We re-air our in-depth conversation with filmmaker Werner Herzog. And we get some creative inspiration from Pixar animator Austin Madison and from Willie Downs-- the blogger behind the Animators Letters Project.
Willie Downs was an Iraq War vet studying aviation and feeling unfulfilled when he decided to pursue his dream of becoming an animator. He wrote to leaders in the field at Pixar, Disney and Dreamworks Animation for advice. And some answered. With those letters he felt encouraged to follow his dream. Today he's studying animation and maintains a blog of those letters Animators Letters Project. Austin Madison is a Pixar animator whose credits include "Up" and "Ratatouille." His letter on 'persistence' was written for Willie Downs's blog. Werner Herzog talks about his movie "Into The Abyss"--a documentary about a triple homocide and the man sentenced to die for his role in it. He also describes his Rogue Film School where he teaches students to forge film permits and pick locks and generally adopt his take-no-prisoners approach to filmmaking. Herzog also recounts the story of literally eating his own shoe in 1979 to make good on a challenge he gave the then untested filmmaker Errol Morris. That memorable meal was documented in a short film by Les Blank "Werner Herzog Eats His Shoe." Plus, he reflects on his unique ability to play villains in movies -- which he'll do opposite Tom Cruise in the film "One Shot." Herzog says he plays "vile and debased" on screen very well but he's really a "fluffy husband."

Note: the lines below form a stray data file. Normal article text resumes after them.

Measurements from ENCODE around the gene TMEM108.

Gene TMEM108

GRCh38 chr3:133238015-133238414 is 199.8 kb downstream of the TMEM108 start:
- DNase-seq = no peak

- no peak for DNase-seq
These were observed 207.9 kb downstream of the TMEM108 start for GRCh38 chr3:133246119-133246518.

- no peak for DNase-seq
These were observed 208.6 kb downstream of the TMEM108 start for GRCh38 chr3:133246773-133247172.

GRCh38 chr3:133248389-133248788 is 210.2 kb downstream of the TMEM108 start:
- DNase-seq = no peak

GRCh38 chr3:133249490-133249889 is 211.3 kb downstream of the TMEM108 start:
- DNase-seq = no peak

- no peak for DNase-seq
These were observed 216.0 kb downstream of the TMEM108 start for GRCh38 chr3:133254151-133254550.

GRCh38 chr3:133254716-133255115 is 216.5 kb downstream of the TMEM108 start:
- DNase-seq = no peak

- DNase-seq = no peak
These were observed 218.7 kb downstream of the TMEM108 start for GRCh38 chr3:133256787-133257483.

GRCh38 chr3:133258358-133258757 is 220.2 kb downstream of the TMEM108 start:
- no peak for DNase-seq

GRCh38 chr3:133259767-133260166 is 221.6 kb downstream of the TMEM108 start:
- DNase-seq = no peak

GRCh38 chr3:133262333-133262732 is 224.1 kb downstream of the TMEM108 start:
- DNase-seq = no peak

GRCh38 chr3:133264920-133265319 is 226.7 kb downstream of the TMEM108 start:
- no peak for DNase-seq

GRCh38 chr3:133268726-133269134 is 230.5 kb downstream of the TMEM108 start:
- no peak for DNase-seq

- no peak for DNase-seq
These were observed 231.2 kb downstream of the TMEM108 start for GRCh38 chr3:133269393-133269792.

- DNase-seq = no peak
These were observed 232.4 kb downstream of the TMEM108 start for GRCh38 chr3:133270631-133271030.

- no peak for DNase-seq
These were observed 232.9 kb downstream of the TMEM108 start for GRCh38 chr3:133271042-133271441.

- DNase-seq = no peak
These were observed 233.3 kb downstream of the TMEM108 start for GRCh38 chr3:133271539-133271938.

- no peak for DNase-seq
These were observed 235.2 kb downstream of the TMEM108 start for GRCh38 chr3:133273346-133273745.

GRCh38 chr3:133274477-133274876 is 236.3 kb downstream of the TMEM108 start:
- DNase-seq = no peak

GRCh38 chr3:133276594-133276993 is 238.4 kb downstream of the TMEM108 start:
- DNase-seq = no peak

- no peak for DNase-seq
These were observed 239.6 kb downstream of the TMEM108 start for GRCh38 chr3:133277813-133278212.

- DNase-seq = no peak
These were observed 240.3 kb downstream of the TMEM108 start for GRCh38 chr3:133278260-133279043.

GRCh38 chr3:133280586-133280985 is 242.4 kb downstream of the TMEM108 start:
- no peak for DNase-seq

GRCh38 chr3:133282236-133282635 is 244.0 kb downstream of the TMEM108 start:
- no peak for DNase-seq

Banner image: Filmmaker Werner Herzog at KCRW. Photo by Bill Zelman